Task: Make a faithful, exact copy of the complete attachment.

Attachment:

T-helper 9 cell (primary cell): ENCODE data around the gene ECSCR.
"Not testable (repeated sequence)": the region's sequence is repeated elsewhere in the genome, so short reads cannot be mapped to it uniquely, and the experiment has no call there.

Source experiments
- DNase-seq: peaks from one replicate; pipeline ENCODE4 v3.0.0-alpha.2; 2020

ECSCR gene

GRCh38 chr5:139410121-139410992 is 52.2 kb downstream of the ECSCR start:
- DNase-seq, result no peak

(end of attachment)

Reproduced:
T-helper 9 cell (primary cell): ENCODE data around the gene ECSCR.
"Not testable (repeated sequence)": the region's sequence is repeated elsewhere in the genome, so short reads cannot be mapped to it uniquely, and the experiment has no call there.

Source experiments
- DNase-seq: peaks from one replicate; pipeline ENCODE4 v3.0.0-alpha.2; 2020

ECSCR gene

GRCh38 chr5:139410121-139410992 is 52.2 kb downstream of the ECSCR start:
- DNase-seq, result no peak